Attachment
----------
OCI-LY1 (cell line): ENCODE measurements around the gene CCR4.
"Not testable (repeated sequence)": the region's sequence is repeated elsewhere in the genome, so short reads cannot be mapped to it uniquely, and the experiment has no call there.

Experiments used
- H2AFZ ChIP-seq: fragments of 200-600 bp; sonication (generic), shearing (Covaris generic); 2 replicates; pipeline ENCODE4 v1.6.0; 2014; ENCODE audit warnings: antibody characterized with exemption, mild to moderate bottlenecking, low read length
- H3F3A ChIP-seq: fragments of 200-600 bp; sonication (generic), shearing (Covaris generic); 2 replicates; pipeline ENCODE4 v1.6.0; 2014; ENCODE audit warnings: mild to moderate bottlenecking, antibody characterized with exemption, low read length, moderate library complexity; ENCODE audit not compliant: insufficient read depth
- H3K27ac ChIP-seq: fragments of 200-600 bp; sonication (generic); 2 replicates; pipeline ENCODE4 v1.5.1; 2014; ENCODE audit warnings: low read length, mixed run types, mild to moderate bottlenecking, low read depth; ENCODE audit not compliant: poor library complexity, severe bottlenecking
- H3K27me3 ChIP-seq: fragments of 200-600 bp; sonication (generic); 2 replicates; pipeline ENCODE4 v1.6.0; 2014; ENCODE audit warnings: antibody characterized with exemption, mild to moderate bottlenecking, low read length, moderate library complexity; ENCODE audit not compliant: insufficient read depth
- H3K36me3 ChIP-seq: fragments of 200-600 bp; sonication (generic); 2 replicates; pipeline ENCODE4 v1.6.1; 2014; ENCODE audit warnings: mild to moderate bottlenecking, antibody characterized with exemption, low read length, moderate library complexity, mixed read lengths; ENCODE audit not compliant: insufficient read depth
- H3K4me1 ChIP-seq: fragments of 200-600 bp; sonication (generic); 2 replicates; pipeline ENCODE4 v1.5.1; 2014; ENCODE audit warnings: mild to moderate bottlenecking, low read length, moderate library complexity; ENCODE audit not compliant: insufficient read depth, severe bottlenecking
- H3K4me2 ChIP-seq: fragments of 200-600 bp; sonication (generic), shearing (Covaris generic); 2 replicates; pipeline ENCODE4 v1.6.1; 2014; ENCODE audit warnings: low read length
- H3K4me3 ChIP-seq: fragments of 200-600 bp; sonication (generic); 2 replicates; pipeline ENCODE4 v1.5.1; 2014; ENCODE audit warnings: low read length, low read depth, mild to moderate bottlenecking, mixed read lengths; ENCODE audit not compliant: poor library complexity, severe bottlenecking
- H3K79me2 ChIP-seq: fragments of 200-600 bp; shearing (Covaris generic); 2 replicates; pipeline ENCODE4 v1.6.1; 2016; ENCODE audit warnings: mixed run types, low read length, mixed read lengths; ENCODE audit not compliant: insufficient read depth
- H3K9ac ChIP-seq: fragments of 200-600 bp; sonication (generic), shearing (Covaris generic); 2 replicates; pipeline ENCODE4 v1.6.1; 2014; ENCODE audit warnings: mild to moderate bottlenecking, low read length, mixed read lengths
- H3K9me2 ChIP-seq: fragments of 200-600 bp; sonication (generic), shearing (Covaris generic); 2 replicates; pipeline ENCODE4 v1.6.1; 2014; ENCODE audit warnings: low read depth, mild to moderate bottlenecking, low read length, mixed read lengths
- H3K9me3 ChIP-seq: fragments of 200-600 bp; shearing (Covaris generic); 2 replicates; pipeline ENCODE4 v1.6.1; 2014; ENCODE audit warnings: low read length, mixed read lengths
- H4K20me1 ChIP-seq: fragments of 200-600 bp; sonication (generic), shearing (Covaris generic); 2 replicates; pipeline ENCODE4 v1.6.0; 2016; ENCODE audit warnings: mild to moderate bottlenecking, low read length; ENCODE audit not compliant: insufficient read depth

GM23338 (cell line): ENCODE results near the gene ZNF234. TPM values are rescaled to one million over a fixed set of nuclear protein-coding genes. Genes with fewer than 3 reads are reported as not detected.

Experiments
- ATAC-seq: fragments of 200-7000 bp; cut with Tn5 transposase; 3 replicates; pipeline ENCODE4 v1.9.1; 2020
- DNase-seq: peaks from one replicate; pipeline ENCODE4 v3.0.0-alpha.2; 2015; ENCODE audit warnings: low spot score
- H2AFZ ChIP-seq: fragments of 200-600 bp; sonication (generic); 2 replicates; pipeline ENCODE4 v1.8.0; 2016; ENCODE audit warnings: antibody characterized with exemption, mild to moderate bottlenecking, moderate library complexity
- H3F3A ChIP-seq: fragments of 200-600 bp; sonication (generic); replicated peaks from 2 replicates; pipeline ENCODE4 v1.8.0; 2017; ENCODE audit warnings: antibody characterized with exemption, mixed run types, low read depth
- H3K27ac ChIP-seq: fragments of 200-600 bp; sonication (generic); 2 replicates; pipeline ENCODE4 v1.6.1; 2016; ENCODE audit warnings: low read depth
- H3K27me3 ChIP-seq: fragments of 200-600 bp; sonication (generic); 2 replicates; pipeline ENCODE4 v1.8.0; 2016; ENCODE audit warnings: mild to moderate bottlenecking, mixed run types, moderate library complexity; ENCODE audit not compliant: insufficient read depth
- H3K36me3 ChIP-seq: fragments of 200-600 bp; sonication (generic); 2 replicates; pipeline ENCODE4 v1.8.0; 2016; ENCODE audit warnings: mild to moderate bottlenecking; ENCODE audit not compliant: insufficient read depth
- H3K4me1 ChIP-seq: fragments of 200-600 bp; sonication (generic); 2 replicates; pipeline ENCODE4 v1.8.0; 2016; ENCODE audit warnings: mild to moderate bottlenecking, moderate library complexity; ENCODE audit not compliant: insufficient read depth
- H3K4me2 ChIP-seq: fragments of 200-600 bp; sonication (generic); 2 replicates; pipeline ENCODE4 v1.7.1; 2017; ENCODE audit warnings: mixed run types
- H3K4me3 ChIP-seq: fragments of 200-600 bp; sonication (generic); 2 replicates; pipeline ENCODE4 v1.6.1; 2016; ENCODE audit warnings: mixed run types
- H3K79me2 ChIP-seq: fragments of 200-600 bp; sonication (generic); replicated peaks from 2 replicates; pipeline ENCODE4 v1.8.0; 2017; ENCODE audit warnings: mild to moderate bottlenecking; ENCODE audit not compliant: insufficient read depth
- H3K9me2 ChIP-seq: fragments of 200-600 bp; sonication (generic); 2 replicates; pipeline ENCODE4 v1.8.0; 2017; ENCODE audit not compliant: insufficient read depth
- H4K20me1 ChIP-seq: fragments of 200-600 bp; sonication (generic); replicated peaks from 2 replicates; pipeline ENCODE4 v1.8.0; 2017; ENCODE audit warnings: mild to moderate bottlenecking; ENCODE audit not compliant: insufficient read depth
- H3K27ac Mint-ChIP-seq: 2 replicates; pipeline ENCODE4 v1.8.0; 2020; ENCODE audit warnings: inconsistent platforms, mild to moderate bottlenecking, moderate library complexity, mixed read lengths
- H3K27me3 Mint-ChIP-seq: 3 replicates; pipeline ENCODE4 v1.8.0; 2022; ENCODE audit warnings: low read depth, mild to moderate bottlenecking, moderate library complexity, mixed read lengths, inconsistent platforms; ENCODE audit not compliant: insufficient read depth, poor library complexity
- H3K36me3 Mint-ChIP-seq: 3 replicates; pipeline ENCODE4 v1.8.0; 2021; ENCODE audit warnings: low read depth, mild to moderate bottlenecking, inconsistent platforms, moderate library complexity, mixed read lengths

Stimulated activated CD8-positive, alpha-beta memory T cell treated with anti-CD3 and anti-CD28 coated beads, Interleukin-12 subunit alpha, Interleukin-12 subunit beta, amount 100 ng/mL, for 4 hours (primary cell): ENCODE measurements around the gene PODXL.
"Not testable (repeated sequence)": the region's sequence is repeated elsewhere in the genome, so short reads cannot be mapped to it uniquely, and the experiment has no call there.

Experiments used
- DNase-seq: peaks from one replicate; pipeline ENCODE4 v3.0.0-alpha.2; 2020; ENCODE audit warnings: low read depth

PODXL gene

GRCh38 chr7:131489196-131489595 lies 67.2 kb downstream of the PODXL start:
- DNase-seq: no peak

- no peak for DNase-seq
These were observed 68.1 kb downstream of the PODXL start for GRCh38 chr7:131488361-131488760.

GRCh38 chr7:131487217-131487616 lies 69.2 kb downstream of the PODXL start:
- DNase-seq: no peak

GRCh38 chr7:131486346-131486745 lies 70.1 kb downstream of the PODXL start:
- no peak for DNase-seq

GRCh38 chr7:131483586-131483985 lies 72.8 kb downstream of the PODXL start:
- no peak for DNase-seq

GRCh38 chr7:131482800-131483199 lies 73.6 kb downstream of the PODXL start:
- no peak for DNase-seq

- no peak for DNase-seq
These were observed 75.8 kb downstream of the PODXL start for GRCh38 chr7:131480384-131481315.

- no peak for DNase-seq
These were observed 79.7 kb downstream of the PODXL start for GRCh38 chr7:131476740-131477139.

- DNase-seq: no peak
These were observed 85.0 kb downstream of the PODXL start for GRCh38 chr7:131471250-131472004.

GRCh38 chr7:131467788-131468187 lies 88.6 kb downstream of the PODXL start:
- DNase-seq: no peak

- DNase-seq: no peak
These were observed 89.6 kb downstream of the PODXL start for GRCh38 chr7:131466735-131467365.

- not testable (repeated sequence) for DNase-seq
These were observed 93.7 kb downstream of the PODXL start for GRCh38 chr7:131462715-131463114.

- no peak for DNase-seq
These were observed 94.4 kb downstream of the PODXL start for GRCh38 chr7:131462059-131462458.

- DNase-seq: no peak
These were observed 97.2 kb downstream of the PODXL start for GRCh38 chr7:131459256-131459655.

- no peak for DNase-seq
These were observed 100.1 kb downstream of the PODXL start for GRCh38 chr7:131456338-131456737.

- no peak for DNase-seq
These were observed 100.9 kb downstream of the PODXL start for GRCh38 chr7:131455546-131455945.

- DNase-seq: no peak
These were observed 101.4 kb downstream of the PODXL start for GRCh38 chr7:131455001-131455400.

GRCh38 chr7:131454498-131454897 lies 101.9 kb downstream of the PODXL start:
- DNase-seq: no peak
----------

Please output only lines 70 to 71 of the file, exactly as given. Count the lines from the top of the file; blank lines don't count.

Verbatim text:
- no peak for DNase-seq
These were observed 100.9 kb downstream of the PODXL start for GRCh38 chr7:131455546-131455945.